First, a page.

Far-right antisemitism and Holocaust memory in Eastern Europe
Far-right, Nazi-style antisemitism never died, but in democratic states it was pushed to the margins of society and became widely discredited as absurd and disgraceful. In the post-communist states of Russia and Eastern Europe the taboo was not so strong, and after the fall of communism, far-right antisemitic movements appealed to some as plausible and vibrant.
While Russia lurches away from democracy, populist politics is successful even in some of the newly democratic Eastern European states of the European Union.
This research agenda seeks to understand the enduring appeal of far-right antisemitism, it seeks to facilitate the maintenance of networks of antisemitism scholars in those countries and it seeks to participate in in the academic work to understand and to challenge this variant of antisemitism.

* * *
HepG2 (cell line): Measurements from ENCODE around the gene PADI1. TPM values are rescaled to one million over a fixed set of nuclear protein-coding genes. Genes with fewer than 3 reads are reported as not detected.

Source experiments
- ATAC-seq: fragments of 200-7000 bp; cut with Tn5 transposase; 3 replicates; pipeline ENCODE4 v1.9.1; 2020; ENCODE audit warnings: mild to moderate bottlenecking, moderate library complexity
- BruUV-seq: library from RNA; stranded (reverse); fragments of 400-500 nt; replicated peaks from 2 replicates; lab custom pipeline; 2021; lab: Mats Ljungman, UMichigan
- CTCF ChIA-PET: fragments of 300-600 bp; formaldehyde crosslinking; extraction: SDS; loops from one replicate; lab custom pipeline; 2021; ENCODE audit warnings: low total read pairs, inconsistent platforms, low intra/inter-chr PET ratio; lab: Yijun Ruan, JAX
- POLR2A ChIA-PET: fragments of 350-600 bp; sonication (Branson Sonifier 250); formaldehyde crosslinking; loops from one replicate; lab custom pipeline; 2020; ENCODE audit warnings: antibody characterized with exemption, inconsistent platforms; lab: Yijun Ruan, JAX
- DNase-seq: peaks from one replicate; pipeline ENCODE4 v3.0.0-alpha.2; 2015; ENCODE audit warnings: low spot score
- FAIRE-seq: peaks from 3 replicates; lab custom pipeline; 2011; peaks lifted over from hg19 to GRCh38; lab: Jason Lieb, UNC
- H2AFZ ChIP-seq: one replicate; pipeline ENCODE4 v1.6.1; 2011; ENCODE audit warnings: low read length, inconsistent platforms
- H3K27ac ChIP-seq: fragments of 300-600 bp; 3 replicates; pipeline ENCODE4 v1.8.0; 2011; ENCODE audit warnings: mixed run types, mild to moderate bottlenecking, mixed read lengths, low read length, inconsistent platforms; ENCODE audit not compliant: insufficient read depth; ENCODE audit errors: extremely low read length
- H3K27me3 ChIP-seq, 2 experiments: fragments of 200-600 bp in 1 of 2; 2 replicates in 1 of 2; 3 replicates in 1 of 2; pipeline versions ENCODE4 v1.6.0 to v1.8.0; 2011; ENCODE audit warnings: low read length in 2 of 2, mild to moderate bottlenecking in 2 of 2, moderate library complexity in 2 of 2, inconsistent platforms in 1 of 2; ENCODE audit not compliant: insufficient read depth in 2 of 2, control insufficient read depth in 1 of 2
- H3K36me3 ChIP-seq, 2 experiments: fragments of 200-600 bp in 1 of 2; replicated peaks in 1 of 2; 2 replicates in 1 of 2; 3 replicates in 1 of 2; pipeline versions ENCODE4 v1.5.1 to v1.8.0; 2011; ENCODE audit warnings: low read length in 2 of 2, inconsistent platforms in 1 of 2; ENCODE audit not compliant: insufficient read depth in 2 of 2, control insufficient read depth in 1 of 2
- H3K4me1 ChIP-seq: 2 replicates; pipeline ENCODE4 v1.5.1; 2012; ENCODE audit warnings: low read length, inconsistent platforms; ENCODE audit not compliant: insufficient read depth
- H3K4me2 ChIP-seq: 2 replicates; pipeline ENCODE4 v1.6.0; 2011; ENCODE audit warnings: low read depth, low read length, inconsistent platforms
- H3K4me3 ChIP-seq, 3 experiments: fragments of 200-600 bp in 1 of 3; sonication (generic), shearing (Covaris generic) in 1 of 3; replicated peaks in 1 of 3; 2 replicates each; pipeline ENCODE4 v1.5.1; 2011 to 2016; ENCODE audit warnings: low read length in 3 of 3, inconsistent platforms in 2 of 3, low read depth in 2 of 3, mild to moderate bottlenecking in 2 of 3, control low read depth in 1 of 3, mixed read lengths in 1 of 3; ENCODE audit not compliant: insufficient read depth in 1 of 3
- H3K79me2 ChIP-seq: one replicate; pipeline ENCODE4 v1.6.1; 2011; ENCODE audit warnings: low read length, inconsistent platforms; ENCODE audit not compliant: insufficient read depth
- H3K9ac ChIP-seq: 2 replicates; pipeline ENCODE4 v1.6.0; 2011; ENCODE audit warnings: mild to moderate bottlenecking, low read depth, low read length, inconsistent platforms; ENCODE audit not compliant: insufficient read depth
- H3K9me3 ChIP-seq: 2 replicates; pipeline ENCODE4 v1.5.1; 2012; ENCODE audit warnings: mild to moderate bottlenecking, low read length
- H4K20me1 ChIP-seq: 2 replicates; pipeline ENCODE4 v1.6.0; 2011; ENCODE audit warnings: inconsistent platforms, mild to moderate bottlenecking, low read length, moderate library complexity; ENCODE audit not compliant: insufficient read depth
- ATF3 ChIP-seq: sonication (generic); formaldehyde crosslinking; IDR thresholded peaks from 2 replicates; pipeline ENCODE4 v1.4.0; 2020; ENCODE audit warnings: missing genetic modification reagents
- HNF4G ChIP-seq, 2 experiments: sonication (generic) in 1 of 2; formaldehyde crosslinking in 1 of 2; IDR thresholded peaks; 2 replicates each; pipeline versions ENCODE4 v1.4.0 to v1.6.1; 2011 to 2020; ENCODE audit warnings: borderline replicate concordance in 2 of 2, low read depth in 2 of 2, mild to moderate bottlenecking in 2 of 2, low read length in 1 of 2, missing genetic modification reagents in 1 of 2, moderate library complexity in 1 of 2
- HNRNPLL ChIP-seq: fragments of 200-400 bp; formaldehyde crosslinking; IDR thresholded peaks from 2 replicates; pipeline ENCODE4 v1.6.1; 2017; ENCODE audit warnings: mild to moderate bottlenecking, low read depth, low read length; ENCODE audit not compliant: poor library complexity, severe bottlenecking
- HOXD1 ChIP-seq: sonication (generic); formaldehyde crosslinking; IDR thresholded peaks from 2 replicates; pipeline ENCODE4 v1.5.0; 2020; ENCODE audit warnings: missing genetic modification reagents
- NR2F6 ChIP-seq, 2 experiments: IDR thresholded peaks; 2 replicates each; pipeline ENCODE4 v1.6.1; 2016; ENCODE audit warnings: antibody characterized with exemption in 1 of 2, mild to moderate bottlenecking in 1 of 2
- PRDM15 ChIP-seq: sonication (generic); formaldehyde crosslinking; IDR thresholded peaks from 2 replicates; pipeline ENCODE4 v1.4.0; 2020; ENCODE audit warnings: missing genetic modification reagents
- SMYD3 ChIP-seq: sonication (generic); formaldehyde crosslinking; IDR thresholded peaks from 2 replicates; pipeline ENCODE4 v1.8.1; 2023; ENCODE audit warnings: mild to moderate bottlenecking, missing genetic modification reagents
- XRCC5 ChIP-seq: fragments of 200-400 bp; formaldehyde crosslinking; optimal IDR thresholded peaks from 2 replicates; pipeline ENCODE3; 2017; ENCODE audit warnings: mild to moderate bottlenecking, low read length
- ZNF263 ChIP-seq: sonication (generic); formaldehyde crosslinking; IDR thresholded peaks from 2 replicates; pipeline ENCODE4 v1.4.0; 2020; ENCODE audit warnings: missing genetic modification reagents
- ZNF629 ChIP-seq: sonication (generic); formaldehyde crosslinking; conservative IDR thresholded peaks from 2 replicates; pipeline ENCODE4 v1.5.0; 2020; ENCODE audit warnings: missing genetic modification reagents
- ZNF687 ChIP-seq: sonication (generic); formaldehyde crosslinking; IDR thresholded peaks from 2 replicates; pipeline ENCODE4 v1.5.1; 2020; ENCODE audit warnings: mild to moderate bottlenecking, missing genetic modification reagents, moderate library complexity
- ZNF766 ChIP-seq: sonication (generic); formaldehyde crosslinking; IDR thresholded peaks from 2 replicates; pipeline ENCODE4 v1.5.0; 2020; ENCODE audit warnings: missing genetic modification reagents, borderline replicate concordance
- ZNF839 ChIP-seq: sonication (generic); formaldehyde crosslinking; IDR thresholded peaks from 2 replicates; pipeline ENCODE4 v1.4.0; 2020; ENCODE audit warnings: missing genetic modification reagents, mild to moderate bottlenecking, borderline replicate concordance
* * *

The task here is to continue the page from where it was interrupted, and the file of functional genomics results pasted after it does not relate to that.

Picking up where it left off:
It is also keenly aware of the coming together of some of the discourses of far-right, Nazi-style antisemitism with some of the ostensibly left-wing, Stalinist-style antisemitism of the official communist states that ruled in these countries until the late 1980s.